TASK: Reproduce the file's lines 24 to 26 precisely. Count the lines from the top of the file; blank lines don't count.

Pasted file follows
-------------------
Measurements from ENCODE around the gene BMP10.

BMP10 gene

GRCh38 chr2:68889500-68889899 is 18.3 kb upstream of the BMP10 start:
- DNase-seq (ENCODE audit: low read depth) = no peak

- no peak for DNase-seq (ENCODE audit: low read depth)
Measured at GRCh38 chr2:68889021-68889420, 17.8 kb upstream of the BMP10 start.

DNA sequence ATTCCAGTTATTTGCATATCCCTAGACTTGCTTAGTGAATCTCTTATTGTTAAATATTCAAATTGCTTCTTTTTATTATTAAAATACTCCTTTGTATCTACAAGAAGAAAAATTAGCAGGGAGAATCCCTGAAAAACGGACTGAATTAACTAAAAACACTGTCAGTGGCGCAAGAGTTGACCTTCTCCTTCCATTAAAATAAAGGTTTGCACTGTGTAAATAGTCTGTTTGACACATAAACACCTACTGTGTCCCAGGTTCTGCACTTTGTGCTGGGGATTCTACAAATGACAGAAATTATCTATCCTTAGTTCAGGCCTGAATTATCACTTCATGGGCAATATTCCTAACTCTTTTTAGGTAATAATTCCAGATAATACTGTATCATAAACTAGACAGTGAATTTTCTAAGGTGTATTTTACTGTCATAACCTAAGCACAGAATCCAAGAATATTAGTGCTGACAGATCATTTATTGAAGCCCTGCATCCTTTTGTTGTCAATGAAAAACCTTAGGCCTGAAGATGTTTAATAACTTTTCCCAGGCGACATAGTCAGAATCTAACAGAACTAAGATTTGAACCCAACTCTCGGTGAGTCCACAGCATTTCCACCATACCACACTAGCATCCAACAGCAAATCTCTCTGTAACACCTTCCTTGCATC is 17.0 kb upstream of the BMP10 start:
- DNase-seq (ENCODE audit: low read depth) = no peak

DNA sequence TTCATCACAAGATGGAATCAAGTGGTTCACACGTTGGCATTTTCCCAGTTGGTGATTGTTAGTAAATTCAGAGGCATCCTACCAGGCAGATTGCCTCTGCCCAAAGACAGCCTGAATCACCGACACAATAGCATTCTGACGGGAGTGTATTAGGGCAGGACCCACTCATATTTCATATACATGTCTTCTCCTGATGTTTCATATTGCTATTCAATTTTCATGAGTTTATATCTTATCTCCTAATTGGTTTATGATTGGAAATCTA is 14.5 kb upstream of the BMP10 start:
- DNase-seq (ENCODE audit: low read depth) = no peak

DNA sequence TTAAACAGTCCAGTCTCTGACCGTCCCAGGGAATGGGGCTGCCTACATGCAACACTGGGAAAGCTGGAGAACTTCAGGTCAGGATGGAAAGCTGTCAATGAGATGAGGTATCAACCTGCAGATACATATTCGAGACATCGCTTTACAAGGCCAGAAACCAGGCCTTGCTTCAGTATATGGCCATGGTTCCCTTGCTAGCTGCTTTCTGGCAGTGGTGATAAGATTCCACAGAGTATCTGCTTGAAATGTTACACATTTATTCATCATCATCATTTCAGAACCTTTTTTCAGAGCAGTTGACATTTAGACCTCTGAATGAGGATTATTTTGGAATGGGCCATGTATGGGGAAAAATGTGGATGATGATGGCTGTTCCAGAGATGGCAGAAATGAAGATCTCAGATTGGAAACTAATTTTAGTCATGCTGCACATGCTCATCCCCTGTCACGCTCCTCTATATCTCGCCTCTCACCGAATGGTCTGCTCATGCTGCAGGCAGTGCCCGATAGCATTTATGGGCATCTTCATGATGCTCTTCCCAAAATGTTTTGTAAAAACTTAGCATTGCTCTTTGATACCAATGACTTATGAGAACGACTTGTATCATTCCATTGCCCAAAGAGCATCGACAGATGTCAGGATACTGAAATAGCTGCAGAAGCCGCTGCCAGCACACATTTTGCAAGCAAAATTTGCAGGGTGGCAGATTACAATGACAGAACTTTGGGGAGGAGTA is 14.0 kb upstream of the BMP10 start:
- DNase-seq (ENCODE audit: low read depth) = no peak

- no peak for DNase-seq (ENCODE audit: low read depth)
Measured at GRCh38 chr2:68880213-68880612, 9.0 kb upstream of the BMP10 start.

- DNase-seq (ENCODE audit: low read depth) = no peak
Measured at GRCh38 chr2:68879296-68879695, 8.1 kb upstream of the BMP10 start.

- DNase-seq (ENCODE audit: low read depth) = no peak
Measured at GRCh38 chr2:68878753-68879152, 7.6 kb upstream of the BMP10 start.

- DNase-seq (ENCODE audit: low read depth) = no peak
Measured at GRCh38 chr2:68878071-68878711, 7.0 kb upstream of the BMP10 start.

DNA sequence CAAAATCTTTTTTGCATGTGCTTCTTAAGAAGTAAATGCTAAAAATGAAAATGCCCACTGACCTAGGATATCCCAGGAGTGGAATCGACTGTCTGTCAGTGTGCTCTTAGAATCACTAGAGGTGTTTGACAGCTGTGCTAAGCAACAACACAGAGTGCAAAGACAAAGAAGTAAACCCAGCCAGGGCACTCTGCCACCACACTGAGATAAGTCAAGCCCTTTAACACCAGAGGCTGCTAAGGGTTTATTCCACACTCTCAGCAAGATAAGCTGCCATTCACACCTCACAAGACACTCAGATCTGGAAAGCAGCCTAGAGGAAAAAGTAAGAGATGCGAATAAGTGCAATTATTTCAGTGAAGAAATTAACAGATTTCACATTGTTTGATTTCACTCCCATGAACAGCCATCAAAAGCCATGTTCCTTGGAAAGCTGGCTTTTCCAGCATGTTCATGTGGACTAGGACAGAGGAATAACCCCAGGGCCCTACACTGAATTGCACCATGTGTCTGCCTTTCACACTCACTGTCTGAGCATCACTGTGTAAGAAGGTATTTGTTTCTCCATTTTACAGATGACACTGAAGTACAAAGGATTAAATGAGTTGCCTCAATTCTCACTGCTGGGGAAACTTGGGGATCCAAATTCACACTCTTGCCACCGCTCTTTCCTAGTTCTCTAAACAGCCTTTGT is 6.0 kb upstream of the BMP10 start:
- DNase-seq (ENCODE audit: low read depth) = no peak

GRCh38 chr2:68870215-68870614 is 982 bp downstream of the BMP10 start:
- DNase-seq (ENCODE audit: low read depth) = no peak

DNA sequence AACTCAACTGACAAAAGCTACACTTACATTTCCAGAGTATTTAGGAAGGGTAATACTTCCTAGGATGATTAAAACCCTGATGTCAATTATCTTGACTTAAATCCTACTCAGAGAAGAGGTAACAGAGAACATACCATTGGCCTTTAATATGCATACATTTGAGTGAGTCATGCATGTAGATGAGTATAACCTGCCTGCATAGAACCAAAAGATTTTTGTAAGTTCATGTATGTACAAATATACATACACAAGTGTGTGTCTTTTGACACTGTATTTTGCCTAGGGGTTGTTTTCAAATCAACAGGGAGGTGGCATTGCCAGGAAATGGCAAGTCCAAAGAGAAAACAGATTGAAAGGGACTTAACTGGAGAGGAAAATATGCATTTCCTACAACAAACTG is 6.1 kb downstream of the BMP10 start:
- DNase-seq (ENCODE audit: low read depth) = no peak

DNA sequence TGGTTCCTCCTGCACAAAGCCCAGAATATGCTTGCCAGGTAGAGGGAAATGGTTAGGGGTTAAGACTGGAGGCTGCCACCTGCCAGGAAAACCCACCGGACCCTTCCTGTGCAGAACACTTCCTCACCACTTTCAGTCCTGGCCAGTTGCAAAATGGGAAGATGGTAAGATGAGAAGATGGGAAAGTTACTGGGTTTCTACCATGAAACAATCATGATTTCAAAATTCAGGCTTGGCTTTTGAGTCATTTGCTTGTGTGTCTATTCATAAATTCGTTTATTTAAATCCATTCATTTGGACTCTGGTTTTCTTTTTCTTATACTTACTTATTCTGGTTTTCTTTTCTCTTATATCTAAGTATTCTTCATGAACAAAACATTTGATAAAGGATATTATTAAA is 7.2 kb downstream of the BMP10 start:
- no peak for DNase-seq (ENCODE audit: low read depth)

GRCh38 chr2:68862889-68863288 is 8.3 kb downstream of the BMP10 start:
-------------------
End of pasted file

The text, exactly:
- DNase-seq (ENCODE audit: low read depth) = no peak

DNA sequence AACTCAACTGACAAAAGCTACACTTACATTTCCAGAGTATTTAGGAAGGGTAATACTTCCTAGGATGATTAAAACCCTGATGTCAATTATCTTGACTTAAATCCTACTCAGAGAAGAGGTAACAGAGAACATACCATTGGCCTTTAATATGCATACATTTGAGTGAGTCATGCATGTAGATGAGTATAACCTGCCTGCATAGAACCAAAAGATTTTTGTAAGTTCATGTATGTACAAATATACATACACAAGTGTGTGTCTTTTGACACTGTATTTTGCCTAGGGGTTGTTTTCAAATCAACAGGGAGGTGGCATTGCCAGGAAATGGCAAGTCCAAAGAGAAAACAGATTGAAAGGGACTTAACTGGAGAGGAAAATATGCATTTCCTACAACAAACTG is 6.1 kb downstream of the BMP10 start:
- DNase-seq (ENCODE audit: low read depth) = no peak